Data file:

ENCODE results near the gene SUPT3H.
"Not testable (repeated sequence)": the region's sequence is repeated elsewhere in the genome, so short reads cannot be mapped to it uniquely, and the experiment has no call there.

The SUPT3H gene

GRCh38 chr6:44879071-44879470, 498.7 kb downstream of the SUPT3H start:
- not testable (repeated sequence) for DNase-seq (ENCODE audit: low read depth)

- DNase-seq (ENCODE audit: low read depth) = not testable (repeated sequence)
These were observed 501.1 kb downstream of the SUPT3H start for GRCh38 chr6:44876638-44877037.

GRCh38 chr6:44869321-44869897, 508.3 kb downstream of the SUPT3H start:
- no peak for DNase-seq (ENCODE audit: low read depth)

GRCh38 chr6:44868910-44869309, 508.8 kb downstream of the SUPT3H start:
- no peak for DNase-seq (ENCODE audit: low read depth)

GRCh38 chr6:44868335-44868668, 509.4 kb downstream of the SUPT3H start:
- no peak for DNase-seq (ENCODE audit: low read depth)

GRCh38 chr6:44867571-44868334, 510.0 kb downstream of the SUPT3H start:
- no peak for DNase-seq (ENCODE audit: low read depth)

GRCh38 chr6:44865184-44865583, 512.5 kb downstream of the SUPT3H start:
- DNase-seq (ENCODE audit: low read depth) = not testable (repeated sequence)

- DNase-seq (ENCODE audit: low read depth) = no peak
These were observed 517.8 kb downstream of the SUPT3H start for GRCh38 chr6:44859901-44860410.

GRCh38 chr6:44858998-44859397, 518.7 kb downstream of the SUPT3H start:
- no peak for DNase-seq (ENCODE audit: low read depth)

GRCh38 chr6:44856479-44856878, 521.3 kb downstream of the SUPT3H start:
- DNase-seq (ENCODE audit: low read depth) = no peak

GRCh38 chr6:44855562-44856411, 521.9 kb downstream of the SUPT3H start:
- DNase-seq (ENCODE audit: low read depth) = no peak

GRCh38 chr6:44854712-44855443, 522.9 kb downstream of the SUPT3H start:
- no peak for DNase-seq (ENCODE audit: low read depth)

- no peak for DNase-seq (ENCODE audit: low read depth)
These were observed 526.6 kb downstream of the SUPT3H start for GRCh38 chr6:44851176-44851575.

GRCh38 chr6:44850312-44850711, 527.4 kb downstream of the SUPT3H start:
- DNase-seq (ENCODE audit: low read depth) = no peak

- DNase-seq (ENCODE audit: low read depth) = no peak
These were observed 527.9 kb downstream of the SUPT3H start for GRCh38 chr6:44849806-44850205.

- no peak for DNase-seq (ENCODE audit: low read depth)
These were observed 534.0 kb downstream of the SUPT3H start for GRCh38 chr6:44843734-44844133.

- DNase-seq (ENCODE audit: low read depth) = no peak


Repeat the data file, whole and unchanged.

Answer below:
ENCODE results near the gene SUPT3H.
"Not testable (repeated sequence)": the region's sequence is repeated elsewhere in the genome, so short reads cannot be mapped to it uniquely, and the experiment has no call there.

The SUPT3H gene

GRCh38 chr6:44879071-44879470, 498.7 kb downstream of the SUPT3H start:
- not testable (repeated sequence) for DNase-seq (ENCODE audit: low read depth)

- DNase-seq (ENCODE audit: low read depth) = not testable (repeated sequence)
These were observed 501.1 kb downstream of the SUPT3H start for GRCh38 chr6:44876638-44877037.

GRCh38 chr6:44869321-44869897, 508.3 kb downstream of the SUPT3H start:
- no peak for DNase-seq (ENCODE audit: low read depth)

GRCh38 chr6:44868910-44869309, 508.8 kb downstream of the SUPT3H start:
- no peak for DNase-seq (ENCODE audit: low read depth)

GRCh38 chr6:44868335-44868668, 509.4 kb downstream of the SUPT3H start:
- no peak for DNase-seq (ENCODE audit: low read depth)

GRCh38 chr6:44867571-44868334, 510.0 kb downstream of the SUPT3H start:
- no peak for DNase-seq (ENCODE audit: low read depth)

GRCh38 chr6:44865184-44865583, 512.5 kb downstream of the SUPT3H start:
- DNase-seq (ENCODE audit: low read depth) = not testable (repeated sequence)

- DNase-seq (ENCODE audit: low read depth) = no peak
These were observed 517.8 kb downstream of the SUPT3H start for GRCh38 chr6:44859901-44860410.

GRCh38 chr6:44858998-44859397, 518.7 kb downstream of the SUPT3H start:
- no peak for DNase-seq (ENCODE audit: low read depth)

GRCh38 chr6:44856479-44856878, 521.3 kb downstream of the SUPT3H start:
- DNase-seq (ENCODE audit: low read depth) = no peak

GRCh38 chr6:44855562-44856411, 521.9 kb downstream of the SUPT3H start:
- DNase-seq (ENCODE audit: low read depth) = no peak

GRCh38 chr6:44854712-44855443, 522.9 kb downstream of the SUPT3H start:
- no peak for DNase-seq (ENCODE audit: low read depth)

- no peak for DNase-seq (ENCODE audit: low read depth)
These were observed 526.6 kb downstream of the SUPT3H start for GRCh38 chr6:44851176-44851575.

GRCh38 chr6:44850312-44850711, 527.4 kb downstream of the SUPT3H start:
- DNase-seq (ENCODE audit: low read depth) = no peak

- DNase-seq (ENCODE audit: low read depth) = no peak
These were observed 527.9 kb downstream of the SUPT3H start for GRCh38 chr6:44849806-44850205.

- no peak for DNase-seq (ENCODE audit: low read depth)
These were observed 534.0 kb downstream of the SUPT3H start for GRCh38 chr6:44843734-44844133.

- DNase-seq (ENCODE audit: low read depth) = no peak